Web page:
MUSIC AND LITERACY PROJECT
In 2017, NECOM initiated an inspiring project linking music and learning to play ukulele with the development of literacy skills in the primary classrooms of rural schools in the New England region. With generous funding from the Foundation of Rural and Regional Renewal (FRRR). The project met with great support from Ashford Central School, Bald Blair PS, Ben Lomond PS, Black Mountain PS, Chandler PS, Drummond Memorial PS, Ebor PS, Tingha PS and Walcha Central School.
The project includes two professional learning workshop days that focus on the following areas:
- to develop the teacher’s ukulele skills and knowledge including work on playing scales;
- an in-depth session on the development of the literacy strategy as part of the classroom approach;
- working through the next set of eight lessons, and
- the development of a personal repertoire: playing for fun!
The day started with a sharing session with stories from the music classrooms. Despite interruptions to the implementation because of various school events and other unforeseen circumstances, the project is proceeding with enthusiasm from both teachers and students. Teachers told stories from their own classrooms which included success stories, how they organised their classroom and storage, and how they solved the tricky issues that arose. They all commented on the effectiveness of the literacy strategy and this was also immediately noticeable when I visited schools. The students were very proud of their new vocabulary development and displayed it at every opportunity. The teachers also reported being very happy about the way the project is going in their schools and their own enjoyment of the project and their growing music skills.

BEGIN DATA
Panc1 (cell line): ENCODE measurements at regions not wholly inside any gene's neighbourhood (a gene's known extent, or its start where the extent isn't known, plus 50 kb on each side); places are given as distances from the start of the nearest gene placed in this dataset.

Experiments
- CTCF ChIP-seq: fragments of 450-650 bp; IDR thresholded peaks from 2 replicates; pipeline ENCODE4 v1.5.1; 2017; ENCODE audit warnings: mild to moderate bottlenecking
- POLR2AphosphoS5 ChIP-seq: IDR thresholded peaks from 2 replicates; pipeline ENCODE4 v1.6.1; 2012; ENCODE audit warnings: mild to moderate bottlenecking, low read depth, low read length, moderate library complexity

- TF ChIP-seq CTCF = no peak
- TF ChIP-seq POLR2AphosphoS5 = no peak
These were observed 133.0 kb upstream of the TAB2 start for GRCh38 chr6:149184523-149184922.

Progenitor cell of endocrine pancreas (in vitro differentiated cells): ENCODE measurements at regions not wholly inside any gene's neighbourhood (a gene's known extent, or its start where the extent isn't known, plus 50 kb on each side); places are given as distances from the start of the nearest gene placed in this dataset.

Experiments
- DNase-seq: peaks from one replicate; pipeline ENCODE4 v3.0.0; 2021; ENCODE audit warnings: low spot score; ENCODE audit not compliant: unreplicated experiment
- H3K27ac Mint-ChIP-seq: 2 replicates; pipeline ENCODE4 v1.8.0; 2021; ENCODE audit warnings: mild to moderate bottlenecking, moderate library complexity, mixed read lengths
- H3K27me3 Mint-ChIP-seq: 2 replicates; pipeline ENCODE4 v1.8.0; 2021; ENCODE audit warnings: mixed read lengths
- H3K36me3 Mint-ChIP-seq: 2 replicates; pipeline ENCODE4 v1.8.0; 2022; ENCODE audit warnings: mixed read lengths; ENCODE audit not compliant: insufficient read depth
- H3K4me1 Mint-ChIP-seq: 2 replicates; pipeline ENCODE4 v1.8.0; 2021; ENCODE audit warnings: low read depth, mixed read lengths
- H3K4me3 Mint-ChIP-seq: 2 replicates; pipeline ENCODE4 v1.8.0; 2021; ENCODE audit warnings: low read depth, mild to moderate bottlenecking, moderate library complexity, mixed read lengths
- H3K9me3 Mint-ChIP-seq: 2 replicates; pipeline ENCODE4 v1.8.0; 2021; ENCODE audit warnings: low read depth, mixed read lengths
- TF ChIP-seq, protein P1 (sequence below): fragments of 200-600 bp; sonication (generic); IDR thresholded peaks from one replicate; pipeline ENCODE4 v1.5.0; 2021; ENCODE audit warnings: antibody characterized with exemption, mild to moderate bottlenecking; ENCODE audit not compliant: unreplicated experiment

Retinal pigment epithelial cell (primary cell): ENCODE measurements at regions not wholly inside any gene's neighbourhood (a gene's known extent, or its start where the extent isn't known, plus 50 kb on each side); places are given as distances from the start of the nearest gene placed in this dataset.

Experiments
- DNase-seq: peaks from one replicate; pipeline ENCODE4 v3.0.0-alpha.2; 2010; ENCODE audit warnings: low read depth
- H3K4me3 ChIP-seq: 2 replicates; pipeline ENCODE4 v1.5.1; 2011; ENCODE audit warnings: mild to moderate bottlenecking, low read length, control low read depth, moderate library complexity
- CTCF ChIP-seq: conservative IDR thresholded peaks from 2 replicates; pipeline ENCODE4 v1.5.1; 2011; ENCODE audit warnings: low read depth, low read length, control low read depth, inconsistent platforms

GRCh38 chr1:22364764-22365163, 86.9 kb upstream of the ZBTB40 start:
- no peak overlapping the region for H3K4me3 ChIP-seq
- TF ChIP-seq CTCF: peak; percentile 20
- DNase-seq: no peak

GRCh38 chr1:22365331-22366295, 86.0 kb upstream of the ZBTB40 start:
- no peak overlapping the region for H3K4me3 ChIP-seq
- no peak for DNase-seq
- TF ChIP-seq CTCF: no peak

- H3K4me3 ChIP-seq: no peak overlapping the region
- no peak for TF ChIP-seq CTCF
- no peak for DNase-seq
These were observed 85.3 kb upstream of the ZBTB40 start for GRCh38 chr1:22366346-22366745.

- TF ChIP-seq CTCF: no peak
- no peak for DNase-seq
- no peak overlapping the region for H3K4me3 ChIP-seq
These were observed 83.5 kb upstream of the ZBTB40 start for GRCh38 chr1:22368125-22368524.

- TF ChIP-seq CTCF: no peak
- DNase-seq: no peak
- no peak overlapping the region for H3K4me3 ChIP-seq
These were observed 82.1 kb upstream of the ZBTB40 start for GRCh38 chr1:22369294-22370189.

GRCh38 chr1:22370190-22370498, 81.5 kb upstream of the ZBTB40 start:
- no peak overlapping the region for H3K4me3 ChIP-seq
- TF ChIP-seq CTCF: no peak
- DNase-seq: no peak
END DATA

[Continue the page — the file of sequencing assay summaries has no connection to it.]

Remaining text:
After morning tea, we worked on developing further skills in vocabulary development, working through many literature examples and some geography texts before then translating this into the music classroom context. At this point, the teachers are using the strategy at a specific part of the lesson. However, the eventual aim is to incorporate the literacy strategy in a natural way throughout the lesson. Some teachers reported that they are also now successfully incorporating this approach into other areas of their teaching.
After lunch, we worked our way through the next set of eight lessons with the teachers making practical suggestions and adjustments.
The final session included learning to play scales on the ukulele and then some repertoire especially selected for the teachers to play and enjoy. A quick visit and performance by The Wild Women of Armidale provided some inspiration for the teachers to develop their skills.
Michael Simpson from Ashford Central School spoke of the experience so far:
What is ahead? Apart from working on the next series of lessons, the next phase will include developing strategies for schools to work together across the distances that separate them. Some schools will physically get together while others will work with available technology to share lessons and performances.
This project is currently a pilot study. It also provides 15 hours of accredited Professional Learning for teachers in schools. With feedback, revisions and refinement of the materials later in the year, the project will then become available to other schools in the future.
NECOM thanks the Foundation of Rural and Regional Renewal for its generous support of this project.